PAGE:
Oh, come, poor sinner. Your life in the past may have been as black as perdition; you may have rejected the word over and over again; but will you worship this morning? Cast off your pride. Do not be damned for the sake of your dignity. Down with self, before an exalted Christ. Give him love's salute, and the Lord will say, 'That man worships me.'
Worship is the captive will,
Hidden deep in Him;
Nothing in our hearts but love:
These filled to the brim.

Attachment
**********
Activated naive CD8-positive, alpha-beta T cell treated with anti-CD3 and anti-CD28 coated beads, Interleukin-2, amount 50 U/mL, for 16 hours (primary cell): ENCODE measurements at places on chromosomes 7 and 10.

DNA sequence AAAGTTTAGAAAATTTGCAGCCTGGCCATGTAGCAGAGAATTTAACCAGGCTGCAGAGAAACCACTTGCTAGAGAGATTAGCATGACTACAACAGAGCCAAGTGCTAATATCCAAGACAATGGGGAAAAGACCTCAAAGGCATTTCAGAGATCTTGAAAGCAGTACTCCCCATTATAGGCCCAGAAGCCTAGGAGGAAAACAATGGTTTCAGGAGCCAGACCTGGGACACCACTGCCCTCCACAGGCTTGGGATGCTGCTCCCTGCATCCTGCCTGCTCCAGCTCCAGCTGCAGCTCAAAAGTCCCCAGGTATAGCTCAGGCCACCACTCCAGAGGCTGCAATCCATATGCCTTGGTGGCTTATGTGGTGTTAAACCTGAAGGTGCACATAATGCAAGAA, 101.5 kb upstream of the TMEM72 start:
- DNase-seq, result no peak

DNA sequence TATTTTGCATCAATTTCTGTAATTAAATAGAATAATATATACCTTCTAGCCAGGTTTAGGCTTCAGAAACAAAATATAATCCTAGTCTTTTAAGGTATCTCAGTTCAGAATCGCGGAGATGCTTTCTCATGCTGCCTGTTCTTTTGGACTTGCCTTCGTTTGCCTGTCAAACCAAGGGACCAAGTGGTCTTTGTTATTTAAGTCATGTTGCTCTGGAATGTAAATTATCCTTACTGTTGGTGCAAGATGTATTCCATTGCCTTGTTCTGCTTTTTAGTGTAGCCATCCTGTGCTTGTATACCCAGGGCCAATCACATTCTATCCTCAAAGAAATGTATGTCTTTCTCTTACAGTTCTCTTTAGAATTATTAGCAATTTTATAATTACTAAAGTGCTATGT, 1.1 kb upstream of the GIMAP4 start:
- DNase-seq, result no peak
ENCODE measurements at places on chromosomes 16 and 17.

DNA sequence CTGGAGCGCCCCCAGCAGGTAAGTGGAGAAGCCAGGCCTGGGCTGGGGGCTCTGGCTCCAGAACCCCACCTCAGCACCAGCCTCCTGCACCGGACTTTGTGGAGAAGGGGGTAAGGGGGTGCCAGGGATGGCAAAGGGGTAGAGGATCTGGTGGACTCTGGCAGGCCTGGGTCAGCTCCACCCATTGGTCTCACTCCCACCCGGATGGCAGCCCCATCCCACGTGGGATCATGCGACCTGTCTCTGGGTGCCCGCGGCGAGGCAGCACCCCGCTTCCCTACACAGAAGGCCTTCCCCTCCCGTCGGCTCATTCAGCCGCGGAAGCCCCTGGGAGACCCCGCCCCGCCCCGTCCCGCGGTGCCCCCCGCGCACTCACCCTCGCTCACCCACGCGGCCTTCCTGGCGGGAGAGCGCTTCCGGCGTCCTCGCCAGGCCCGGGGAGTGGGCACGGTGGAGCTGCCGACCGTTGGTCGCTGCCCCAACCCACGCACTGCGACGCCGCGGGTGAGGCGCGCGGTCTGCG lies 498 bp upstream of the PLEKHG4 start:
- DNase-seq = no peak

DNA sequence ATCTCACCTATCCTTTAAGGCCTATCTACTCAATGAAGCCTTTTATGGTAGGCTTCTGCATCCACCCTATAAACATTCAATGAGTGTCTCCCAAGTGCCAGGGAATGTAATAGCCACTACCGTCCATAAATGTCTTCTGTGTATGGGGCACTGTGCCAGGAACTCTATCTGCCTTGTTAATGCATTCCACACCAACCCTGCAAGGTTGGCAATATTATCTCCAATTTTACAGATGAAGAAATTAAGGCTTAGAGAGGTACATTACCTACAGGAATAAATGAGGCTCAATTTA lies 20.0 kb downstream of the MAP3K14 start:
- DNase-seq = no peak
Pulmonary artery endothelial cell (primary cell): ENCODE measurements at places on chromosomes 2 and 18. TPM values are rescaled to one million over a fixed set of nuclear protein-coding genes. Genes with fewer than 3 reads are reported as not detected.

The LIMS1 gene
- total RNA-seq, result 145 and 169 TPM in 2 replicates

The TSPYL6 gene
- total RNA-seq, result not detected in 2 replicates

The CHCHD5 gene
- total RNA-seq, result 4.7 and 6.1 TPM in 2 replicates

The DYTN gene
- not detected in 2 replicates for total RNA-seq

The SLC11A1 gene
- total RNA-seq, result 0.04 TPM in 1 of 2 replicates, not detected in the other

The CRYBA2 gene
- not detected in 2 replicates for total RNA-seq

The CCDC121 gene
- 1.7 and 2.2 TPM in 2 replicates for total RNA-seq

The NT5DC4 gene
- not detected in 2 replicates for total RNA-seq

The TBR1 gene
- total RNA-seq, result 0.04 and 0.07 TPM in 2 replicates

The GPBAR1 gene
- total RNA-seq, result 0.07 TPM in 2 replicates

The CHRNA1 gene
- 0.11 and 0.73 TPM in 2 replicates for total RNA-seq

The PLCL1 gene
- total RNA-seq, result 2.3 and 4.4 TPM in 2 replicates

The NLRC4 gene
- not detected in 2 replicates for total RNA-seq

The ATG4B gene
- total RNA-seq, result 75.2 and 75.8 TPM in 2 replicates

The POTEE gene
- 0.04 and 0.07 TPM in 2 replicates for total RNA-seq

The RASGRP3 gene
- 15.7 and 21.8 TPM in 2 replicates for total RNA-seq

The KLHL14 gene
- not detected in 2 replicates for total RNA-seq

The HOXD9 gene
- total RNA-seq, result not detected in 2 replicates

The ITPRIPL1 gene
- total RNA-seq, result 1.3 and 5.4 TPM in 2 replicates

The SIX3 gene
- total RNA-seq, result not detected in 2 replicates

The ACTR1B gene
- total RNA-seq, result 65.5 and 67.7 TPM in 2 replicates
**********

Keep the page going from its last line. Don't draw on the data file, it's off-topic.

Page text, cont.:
Hearts that bow before the Lord
Lost in loving gaze,
Viewing what a love He gave,
Filled with holy praise.
Looking at His lovely form
With an eye of faith,
Thinking nothing of world and self,
Only what He says.
Resting in the arms of Him
Who o'er all has sway,
Willing He should take our wills,
Make them will His way.
Counting self as nothing worth,
Jesus Christ as all;
Losing our whole self in Him,
Caught in love's sweet thrall.
Worship lies in bended wills
Rather than bent knees.
The secret of a life of praise
Is Jesus Christ to please.
Spirit of God, give the heart of worship to every one of us, for your name's sake. Amen.